Biden’s pick for NATO chief confirmed



He takes the reins as Russian forces slowly begin to gain ground in Ukraine’s eastern Donbas region.

Ukrainian leaders have sounded alarms that they’re outgunned on the battlefield amid an intense Russian offensive and calls are growing for the Biden administration to provide more long-range artillery and more sophisticated weapons, such as armed drones, to Ukraine.

Cavoli also takes over as NATO weighs granting membership to Sweden and Finland, Nordic nations that spent decades maintaining official neutrality. All 30 NATO member countries must sign off on Sweden and Finland’s accession to the alliance, however, and Turkey has raised objections that could hinder the expansion.

Testifying during his confirmation hearing at the Senate Armed Services Committee in May, Cavoli backed NATO expansion and praised both countries’ military capabilities.

“I look forward to the accession of Finland and Sweden to the alliance from a military perspective,” Cavoli said. “Each of those militaries brings quite a bit of capability and capacity to the alliance from day one.”

NATO will convene a highly anticipated summit in Madrid next week, where leaders are expected to adopt a new strategic concept and weigh bulking up the alliance’s eastern edge and continued aid to Ukraine. Putin’s invasion of Ukraine forced an overnight shift in military posture for many NATO countries as the U.S. and Europe rushed weapons and equipment to the front lines and several countries vowed to spend more on defense.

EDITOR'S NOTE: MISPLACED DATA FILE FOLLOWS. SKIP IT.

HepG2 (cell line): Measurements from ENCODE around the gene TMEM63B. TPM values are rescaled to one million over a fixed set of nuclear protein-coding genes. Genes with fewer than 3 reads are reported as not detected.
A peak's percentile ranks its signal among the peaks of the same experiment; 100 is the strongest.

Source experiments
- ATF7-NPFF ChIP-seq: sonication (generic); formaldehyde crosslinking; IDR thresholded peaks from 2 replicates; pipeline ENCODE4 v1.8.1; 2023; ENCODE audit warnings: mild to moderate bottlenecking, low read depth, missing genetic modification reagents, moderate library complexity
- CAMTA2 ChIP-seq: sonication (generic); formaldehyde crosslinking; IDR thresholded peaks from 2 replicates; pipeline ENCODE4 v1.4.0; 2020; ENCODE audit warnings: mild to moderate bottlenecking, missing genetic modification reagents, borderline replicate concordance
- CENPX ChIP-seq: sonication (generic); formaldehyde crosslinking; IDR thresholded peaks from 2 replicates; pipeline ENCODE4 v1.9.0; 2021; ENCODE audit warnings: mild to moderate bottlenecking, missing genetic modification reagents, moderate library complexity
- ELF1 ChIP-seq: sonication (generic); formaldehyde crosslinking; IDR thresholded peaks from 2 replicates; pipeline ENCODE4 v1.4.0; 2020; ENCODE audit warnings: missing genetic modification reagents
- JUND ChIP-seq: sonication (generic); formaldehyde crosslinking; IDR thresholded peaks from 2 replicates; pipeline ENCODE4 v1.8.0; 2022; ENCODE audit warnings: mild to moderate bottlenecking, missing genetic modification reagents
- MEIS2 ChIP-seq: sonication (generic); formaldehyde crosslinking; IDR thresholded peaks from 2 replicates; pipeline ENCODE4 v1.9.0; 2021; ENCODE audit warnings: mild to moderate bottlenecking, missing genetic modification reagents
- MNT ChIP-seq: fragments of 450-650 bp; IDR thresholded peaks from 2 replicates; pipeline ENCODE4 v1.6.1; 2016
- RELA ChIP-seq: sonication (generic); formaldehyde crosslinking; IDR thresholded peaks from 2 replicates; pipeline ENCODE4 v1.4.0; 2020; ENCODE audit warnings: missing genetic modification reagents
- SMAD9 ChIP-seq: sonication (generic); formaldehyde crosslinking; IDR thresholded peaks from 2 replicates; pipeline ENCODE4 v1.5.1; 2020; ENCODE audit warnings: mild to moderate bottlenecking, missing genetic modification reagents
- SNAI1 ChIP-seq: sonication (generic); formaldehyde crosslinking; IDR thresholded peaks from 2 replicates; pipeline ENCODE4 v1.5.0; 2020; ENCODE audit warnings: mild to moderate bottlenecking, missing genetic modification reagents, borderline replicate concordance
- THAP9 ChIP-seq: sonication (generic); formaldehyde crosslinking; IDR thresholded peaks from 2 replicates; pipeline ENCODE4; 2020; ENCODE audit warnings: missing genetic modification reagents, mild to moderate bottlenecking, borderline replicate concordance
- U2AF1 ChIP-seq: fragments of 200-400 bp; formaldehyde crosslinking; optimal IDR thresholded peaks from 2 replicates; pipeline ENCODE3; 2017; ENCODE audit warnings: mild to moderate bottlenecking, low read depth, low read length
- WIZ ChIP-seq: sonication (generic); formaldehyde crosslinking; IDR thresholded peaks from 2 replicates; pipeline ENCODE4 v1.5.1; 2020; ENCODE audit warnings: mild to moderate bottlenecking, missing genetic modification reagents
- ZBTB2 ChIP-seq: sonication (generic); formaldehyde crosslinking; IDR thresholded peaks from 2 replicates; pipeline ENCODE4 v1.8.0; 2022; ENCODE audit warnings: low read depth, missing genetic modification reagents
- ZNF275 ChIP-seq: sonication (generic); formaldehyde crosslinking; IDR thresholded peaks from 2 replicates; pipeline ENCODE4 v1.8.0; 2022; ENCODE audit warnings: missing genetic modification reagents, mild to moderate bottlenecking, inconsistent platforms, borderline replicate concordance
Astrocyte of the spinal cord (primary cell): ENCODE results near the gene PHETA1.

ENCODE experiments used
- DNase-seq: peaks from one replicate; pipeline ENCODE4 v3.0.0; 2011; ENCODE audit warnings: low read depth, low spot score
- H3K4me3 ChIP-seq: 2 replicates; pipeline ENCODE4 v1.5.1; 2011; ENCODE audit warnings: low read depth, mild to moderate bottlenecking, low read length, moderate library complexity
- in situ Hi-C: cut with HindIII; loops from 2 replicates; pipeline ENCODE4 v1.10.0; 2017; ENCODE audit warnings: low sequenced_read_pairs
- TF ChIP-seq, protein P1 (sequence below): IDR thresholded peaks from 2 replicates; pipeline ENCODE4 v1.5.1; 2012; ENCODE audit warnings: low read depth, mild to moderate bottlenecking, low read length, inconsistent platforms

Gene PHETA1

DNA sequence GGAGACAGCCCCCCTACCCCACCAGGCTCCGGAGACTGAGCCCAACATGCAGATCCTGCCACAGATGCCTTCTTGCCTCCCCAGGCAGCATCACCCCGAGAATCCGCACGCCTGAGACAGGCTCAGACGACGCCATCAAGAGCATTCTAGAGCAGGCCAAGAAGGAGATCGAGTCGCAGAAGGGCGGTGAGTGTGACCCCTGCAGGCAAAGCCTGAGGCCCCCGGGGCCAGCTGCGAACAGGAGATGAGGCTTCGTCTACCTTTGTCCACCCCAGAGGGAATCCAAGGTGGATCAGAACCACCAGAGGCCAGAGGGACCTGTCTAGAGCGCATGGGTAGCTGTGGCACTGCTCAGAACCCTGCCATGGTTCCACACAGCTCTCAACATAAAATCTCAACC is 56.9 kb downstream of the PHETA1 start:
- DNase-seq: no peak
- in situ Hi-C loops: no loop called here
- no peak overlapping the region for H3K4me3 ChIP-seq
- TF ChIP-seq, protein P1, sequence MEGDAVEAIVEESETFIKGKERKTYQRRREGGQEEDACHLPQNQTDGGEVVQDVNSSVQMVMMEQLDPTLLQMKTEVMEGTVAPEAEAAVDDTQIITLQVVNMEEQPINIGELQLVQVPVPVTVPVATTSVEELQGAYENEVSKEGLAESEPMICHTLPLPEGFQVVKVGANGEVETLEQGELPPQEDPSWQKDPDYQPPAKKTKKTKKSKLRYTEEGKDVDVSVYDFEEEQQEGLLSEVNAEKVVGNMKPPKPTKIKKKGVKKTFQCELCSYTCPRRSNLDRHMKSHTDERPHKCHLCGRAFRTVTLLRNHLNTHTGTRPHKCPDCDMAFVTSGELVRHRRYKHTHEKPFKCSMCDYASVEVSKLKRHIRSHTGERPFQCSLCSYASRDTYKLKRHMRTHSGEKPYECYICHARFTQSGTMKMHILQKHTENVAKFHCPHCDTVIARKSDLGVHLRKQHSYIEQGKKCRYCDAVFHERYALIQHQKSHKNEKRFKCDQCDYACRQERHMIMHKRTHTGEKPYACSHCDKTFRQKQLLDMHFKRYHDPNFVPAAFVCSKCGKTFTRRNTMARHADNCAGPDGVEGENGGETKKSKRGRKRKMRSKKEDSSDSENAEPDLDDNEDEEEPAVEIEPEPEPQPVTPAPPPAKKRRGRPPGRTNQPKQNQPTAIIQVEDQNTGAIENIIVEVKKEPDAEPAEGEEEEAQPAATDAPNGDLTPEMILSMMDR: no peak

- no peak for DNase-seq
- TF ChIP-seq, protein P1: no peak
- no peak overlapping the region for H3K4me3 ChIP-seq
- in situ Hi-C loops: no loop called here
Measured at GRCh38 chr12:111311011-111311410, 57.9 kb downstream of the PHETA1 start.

Cavoli testified that he supports alliance members boosting their defense spending beyond the current goal of two percent of gross domestic product set by the 2014 Wales Pledge.

“I am an advocate of spending more than two percent, at least two percent,” Cavoli told senators, joining several Biden administration officials who have advocated for European nations to spend more on their militaries.

The four-star general is fluent in Russian and received a master’s degree from Yale in Russian studies. He served as a Russia director on the Joint Staff at the Pentagon and also led troops in two tours in Afghanistan.

His promotion was approved by the Senate Armed Services Committee on June 15.

The Senate on Thursday also confirmed several other top commanders for U.S. forces in Europe.

Lt. Gen. Darryl Williams was confirmed to become a four-star general and succeed Cavoli as commander of Army forces in Europe. Williams, who is now the superintendent at West Point, will be the first Black general to hold the post.

Senators also approved Air Force Lt. Gen. James Hecker’s promotion to the four-star ranks and to take over U.S. Air Forces in Europe. Vice Adm. Stuart Munsch was also confirmed to be an admiral and as the next commander of U.S. Naval Forces in Europe.

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